Have you noticed a change in your airway box recently? No, it’s not the new McGrath or C-MAC or any other cool high-tech tool. It’s a more subtle change.
It used to be when you prepared for a sick patient to arrive that you opened up the box, grabbed a handle, and slapped on your go to metal blade to check the bulb before the patient arrived. If that patient didn’t need intubation the blade went back in the box.
Not anymore. Emerging concerns about cross-contamination and increased scrutiny by regulatory groups has led to some changes in equipment and also a need for changes in practice. Blades need to be appropriately cleaned, sterilized and sealed; once opened they can’t be put back.
The problem is that the traditional metal blades often had light issues related to multiple use and sterilization techniques – hence the habit all Emergency Physicians have of checking the blade prior to the arrival of a sick patient.
At my institution, the solution has been new disposable blades that are sealed and packaged (and look a lot like the old reusable metal blades) which is why the old habit is hard to break. These disposable blades rarely have bulb issues and there is more than one blade available if you happen to run across a broken one. We also added a non-sterile (not for patient use) blade to check the handle battery function.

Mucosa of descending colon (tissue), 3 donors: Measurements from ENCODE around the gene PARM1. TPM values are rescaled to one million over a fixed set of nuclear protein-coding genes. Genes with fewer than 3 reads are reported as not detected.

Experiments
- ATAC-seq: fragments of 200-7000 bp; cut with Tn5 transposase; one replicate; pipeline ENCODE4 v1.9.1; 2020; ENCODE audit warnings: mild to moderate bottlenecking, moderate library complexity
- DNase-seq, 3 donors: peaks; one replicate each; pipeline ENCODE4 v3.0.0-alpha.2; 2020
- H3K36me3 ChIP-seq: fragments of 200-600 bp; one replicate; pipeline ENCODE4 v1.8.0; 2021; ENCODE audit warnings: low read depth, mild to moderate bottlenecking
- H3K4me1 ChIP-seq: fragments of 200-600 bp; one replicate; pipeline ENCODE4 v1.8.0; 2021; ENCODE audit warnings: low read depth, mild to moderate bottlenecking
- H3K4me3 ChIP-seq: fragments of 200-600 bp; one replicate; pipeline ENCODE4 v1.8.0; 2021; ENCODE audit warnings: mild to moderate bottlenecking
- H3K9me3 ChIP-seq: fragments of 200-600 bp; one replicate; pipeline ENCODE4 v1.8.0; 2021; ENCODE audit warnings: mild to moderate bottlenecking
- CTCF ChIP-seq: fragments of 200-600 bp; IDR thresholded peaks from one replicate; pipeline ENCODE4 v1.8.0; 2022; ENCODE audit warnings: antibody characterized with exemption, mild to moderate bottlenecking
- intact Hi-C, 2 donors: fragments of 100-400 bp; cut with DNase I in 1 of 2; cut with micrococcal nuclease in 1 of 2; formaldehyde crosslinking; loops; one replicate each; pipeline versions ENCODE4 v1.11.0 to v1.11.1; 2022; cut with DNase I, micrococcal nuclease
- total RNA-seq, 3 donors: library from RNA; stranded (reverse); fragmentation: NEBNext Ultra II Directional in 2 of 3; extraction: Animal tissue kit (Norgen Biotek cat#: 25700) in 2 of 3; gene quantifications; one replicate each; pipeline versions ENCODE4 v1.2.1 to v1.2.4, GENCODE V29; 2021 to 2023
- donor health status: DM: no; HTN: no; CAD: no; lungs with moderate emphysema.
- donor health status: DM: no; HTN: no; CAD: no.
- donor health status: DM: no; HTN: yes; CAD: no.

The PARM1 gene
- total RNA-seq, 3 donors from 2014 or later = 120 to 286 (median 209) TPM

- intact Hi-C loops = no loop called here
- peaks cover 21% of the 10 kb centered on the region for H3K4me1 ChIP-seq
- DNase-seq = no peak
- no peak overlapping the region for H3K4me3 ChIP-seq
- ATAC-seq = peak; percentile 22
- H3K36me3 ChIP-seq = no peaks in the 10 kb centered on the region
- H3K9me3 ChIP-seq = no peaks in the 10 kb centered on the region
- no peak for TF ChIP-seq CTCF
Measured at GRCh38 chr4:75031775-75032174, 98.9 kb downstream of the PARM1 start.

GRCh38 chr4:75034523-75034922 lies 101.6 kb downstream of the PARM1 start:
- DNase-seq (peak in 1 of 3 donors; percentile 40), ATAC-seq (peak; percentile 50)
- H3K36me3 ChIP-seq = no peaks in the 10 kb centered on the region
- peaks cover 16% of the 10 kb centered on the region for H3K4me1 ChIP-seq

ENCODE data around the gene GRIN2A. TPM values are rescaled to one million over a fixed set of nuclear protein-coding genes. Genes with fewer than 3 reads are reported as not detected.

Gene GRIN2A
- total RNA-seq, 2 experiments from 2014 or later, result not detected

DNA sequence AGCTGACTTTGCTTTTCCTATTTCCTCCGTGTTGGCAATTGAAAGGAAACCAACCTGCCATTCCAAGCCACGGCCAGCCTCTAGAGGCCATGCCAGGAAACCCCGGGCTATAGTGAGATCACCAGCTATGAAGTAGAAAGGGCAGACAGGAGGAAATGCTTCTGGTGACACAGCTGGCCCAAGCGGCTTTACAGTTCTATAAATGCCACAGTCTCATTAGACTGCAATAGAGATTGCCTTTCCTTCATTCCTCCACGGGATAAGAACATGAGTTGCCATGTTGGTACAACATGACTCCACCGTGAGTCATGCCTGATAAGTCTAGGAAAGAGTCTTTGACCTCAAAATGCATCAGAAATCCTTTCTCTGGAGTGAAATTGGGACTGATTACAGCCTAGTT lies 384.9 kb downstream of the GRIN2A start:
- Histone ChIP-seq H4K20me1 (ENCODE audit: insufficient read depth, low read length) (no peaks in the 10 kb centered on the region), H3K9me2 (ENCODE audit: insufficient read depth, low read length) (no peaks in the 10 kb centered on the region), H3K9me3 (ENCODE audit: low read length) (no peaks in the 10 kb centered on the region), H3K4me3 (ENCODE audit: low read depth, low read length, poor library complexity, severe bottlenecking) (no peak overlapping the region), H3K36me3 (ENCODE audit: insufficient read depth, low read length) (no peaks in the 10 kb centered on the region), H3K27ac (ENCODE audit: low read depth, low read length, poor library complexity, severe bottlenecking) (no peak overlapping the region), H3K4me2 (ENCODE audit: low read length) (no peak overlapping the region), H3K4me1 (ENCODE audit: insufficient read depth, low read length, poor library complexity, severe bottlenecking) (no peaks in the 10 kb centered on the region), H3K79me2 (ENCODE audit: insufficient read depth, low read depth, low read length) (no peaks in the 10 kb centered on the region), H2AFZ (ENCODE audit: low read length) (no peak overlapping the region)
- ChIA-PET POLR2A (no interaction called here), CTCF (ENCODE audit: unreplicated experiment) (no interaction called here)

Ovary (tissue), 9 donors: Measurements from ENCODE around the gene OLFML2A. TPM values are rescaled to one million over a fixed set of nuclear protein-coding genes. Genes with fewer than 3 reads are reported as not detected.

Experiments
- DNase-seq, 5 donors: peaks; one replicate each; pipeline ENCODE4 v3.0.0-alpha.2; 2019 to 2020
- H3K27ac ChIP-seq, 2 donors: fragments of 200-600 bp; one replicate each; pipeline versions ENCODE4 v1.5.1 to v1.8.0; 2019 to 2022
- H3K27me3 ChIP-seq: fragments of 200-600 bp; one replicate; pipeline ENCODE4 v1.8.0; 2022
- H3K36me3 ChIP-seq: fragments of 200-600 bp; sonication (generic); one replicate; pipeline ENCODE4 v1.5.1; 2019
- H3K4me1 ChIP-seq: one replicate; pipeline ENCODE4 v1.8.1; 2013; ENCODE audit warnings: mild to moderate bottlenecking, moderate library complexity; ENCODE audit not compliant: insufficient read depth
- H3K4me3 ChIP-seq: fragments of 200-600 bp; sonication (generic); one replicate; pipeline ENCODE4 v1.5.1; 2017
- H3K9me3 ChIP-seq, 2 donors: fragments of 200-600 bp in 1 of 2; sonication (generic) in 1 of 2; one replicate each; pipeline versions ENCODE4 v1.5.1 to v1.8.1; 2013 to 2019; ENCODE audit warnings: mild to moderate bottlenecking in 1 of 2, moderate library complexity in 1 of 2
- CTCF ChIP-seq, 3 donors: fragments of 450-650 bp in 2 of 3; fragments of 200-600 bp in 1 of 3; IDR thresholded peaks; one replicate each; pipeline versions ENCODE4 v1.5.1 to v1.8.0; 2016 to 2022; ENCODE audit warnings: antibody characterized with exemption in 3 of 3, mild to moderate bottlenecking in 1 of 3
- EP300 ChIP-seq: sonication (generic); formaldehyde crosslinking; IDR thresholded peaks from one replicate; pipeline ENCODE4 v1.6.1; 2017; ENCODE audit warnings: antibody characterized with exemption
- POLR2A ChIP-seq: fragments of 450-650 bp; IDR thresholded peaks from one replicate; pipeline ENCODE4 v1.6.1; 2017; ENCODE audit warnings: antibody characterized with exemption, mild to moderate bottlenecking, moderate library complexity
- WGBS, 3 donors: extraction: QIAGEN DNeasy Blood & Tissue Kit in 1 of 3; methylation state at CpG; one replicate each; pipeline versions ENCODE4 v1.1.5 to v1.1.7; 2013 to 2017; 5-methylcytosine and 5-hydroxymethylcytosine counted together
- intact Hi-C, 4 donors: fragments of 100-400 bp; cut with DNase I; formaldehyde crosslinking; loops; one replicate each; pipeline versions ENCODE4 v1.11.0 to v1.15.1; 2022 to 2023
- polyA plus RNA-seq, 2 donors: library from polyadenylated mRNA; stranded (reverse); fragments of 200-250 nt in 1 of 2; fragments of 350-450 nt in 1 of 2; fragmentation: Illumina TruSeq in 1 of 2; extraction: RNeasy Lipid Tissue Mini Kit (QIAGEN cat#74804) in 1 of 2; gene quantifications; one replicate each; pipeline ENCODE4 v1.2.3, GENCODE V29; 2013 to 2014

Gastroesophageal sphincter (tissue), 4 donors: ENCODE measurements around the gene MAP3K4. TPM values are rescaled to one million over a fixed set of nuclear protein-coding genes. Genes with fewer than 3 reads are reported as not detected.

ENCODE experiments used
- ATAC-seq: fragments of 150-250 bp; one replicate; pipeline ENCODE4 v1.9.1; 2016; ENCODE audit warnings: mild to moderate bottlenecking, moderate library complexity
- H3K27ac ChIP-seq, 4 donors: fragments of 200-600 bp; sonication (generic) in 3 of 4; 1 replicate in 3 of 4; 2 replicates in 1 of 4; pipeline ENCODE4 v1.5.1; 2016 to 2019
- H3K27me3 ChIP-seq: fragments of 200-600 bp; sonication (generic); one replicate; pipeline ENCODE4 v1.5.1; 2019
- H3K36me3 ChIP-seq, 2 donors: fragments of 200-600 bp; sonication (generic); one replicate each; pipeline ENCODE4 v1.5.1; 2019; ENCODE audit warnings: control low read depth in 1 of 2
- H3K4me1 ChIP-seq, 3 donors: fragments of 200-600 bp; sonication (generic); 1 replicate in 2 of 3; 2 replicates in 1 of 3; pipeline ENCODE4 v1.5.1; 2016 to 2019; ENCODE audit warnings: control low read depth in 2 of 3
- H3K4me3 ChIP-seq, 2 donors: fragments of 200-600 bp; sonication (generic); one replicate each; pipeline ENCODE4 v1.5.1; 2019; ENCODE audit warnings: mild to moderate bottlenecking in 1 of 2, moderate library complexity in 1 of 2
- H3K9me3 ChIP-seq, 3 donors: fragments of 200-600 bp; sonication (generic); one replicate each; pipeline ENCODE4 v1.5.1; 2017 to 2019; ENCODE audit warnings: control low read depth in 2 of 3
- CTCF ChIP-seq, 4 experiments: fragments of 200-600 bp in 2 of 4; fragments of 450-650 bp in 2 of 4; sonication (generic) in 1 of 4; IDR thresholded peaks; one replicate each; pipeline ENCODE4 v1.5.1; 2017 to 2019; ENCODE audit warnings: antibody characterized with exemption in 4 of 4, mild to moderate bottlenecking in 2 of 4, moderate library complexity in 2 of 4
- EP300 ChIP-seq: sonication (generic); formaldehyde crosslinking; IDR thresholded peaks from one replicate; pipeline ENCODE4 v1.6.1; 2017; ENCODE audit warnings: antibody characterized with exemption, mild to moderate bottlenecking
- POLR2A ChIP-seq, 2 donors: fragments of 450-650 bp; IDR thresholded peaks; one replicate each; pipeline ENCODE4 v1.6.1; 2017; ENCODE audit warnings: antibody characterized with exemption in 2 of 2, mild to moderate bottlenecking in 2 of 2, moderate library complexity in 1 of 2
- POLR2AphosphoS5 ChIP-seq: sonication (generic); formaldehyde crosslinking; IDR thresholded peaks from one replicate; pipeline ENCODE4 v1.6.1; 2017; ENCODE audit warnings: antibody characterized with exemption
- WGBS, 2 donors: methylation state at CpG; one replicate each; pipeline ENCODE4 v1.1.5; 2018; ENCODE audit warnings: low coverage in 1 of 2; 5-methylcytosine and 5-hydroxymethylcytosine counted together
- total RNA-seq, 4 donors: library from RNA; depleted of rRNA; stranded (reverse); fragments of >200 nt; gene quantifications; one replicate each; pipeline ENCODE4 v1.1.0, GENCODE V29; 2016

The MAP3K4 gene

So resist the urge to open that packaged blade and check the bulb, because now you can’t put it back in the box. Well, you can but you’ll just be asking for a JAHCO citation.
The Bundle – Clinical resources you can use
Five Things The Joint Commission Thinks You Should Know About Laryngoscopes and Endotracheal Tubes by Linda Hertzberg, M.D.